One of the first openings I experienced in meditation was perceiving the continuous loop of thought. Without any intervention on our part, thought continuously propagates itself. The mind frequently calculates, fantasizes, and attempts to gain advantage. Thought has both verbal and physical components for us, which tend to follow and merge into one another. They influence and reinforce each other in countless ways. This means that thoughts arise out of emotion, expressing the content of those feelings, and vice versa. If we leave our thought alone, it tends to engage with itself instead.

Once I understood this more concretely, I noticed thoughts that budded off of other thoughts, establishing a separate internal dialogue. That dialogue was integrated with a desired self-image.  A negative thought was quickly countered with a positive one. This created a strange dissonance, as both thoughts were equally valid but I attempted to identify with one more strongly than the other as “myself.” The less desirable thoughts were encapsulated out. As my body reflected on itself, it attempted to establish a bulwark against any perceived negativity. That negativity was tied to some of my deepest fears and anxieties.

This internal dividing line we create is completely arbitrary. That was surprising, since I viewed my thoughts as produced by a self, and that those thoughts reflected who I really was.  Watching thoughts merely arise, expend themselves, and disappear on their own helped cause a complete restructuring of my understanding.

Both of these experiences began to loosen the hold that these sensations had. We tend to perceive these thoughts and sensations in sequential patterns, and then extrapolate from that perceived regularity. This pattern recognition helps our bodies make sense of how we describe ourselves to others and in our thoughts. We also do this with other people, and part of the social dialogue is an ascribing of attributes to others in the community. We circumscribe people with this image, which tends to narrow our focus and causes us to react accordingly.  Reacting to people as an abstraction is problematic, and we discard people’s (and our own) deep spontaneity.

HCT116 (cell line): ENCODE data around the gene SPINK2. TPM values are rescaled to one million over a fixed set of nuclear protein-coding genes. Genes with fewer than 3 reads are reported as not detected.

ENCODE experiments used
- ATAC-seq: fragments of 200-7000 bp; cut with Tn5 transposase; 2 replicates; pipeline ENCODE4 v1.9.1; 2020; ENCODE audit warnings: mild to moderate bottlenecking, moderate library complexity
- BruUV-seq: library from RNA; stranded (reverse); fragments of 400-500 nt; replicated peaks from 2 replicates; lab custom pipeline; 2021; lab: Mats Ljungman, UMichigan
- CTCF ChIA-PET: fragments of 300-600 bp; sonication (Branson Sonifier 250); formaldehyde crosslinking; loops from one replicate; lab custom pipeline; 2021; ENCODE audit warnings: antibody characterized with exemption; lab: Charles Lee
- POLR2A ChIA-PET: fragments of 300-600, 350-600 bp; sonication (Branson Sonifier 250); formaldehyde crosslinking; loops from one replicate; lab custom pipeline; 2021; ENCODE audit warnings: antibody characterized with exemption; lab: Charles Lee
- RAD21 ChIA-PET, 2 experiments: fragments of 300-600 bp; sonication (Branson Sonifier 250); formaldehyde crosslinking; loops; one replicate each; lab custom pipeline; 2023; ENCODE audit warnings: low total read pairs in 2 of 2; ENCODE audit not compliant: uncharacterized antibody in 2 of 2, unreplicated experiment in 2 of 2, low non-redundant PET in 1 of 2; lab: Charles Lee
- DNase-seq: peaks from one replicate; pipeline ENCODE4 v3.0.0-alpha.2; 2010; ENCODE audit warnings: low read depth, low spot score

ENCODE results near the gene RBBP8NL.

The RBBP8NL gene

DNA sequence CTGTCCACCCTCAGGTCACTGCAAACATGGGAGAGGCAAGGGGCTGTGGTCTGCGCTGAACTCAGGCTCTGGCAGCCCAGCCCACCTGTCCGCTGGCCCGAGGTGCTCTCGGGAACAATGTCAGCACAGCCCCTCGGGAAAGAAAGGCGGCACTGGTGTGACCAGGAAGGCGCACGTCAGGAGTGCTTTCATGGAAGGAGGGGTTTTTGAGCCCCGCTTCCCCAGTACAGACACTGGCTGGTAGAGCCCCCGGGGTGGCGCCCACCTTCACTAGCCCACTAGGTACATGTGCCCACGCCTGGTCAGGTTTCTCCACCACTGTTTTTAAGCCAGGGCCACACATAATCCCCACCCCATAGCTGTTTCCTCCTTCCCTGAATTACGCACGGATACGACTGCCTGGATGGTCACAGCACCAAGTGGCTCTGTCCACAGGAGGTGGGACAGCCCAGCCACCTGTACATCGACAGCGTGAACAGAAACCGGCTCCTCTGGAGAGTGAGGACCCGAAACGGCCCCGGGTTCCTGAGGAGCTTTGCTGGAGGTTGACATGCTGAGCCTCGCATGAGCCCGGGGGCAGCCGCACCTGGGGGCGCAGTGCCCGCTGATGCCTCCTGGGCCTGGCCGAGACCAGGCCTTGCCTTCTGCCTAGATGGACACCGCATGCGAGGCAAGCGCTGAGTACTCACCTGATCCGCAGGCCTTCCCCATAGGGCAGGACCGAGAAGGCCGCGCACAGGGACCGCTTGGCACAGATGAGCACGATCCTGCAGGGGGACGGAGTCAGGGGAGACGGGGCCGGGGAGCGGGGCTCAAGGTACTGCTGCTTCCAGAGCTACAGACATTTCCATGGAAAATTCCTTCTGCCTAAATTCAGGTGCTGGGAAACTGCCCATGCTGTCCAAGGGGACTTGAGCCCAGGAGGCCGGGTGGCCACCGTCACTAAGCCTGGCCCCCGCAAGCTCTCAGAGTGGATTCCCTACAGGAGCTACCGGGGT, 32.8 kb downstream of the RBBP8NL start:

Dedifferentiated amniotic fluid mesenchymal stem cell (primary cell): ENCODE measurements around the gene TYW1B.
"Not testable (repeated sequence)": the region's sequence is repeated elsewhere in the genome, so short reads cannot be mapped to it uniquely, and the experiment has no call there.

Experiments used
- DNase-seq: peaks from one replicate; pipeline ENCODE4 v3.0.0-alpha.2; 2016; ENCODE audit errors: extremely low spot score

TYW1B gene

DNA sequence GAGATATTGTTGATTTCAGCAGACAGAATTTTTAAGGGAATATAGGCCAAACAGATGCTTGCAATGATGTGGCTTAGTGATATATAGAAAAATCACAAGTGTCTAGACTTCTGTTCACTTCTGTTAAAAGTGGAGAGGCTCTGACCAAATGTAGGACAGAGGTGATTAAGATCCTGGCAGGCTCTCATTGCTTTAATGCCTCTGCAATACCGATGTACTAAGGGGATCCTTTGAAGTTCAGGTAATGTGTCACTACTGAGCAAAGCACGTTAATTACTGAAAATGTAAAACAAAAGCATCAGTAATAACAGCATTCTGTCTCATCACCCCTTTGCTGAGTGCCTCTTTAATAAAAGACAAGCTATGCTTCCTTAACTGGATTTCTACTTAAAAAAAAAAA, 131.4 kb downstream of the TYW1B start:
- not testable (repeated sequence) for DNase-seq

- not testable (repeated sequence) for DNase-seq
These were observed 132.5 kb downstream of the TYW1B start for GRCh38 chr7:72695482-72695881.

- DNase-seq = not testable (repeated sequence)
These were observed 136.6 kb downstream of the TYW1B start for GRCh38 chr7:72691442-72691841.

Instead of merely taking whatever arises and engaging with it unquestioningly, we learn to sit with everything. Although this is a start to a long journey, this basic insight remains a crux of meditative practice. It allows us to see our tendencies and act against our own grain. Since we have learned how to sit with everything that comes up in our meditation sessions, we do not have to establish any kind of internal or external dividing line. We can see through these as needed. On a more integrated level, we are able to focus, pull back, and learn what these feelings reveal.

Knowing how the mind structures itself is part of understanding the human experience. With frequent meditation, we can displace our reactivity out of any given situation. Our reactivity is often simply a part of our own desire to be right and our habitual patterns of thinking. In letting these drop, we can listen with our whole body to what is being expressed. That often reveals a more beneficial path for ourselves and others. And when we see through our reactivity, we come much closer to an authentic compassion. Seeing the ways that we all become lost in our programming fashions us that much closer together.